Our 12-14 day expedition will collect microplastics and biosecurity data in the Hauraki Gulf & Islands areas and Whangarei, whilst exploring the wider marine environment of coastal Greater Auckland and Northland. This interdisciplinary oceanic research expedition aims to inspire and engage the public and educate people about the importance of working collaboratively to preserve a healthy ocean.
In his honours project, Cal Faubel uses network and epidemiological modelling approaches to shed some light on these questions by characterizing New Zealand’s domestic marine transport network, beginning with a focus on recreational vessels.
Meet our new team member. In his project, Kyle will apply network modelling approach to understand the dynamics of the maritime transport system (with the focus on recreational vessel movements) for efficient and effective management of the biosecurity risks.
An open-access peer-reviewed publication aimed to facilitate dialogue and innovation within this sector by reviewing current approaches for sample collection, post-sampling capture and concentration of eDNA, preservation, and extraction, all through a biosecurity monitoring lens.
Follow-up updates on the development and testing of the point-of-need molecular assay for detecting the invasive Mediterranean fanworm from environmental samples.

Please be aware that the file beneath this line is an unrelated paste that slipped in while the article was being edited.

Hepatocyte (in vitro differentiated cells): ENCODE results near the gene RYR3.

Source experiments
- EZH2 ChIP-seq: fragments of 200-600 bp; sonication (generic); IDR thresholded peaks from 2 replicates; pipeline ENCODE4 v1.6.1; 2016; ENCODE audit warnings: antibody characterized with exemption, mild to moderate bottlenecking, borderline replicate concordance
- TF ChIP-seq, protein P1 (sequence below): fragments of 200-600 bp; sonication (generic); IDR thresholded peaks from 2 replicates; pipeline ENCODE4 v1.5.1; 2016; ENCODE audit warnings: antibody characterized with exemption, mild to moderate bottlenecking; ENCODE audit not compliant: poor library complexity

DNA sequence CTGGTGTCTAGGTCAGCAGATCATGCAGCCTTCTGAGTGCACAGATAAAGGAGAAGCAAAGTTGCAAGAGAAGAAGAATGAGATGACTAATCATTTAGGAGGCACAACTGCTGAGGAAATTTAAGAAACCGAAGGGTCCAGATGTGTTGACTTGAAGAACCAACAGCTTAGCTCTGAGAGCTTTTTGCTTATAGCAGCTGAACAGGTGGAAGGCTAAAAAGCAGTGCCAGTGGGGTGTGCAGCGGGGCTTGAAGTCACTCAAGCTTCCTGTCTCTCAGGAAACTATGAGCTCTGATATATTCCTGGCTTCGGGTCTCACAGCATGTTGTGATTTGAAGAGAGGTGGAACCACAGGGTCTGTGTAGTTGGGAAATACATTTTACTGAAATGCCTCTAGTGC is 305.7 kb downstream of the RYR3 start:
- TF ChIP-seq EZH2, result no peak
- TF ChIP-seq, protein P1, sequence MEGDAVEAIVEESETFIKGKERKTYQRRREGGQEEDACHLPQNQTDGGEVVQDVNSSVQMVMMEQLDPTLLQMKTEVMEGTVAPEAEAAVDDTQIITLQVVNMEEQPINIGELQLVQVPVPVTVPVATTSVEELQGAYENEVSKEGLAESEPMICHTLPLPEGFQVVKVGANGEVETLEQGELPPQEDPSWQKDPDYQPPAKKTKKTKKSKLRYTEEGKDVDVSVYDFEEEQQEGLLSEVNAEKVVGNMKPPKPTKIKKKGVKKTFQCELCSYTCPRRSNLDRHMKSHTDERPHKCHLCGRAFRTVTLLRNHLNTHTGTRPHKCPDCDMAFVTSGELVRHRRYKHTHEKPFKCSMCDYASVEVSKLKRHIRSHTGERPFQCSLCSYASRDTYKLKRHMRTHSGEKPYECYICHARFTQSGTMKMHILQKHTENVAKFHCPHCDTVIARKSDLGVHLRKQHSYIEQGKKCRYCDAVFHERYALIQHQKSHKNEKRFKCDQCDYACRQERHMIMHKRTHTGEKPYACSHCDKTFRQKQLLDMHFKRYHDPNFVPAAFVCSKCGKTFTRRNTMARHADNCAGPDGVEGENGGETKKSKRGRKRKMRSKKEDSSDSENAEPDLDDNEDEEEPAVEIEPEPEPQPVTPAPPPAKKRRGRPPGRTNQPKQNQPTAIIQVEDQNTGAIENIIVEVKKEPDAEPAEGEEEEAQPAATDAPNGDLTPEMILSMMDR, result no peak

In February 2020, our postdoc Ulla von Ammon embarked the Robert C. Seamans sailing ship to collect samples for comparing different sampling approaches. The first results of this study were recently presented at the DNAQUA International Conference.
To get a glimpse of citizens’ attitudes towards biosecurity in the marine environment and marine pest detection activities, the programme team run a focus group in collaboration with partner schools in Nelson.
On 10 November 2020 the entire Biosecurity Toolbox programme team got together for our first Annual Programme Day. We reviewed and shared achievements made across all work streams, discussed challenges and opportunities and further strengthened the programme’s team spirit.
We have started to employ modelling approaches to better understand and predict the dispersal of eDNA in the marine environment. Learn about our first field sampling campaign for testing whether the developed model can robustly predict where and when in the tidal cycle eDNA can be detected.
Learn how Martin Zirngibl is contributing his knowledge and skills gained in a human biology field to developing a rapid and easy-to-apply in-field test for the Mediterranean fanworm detection.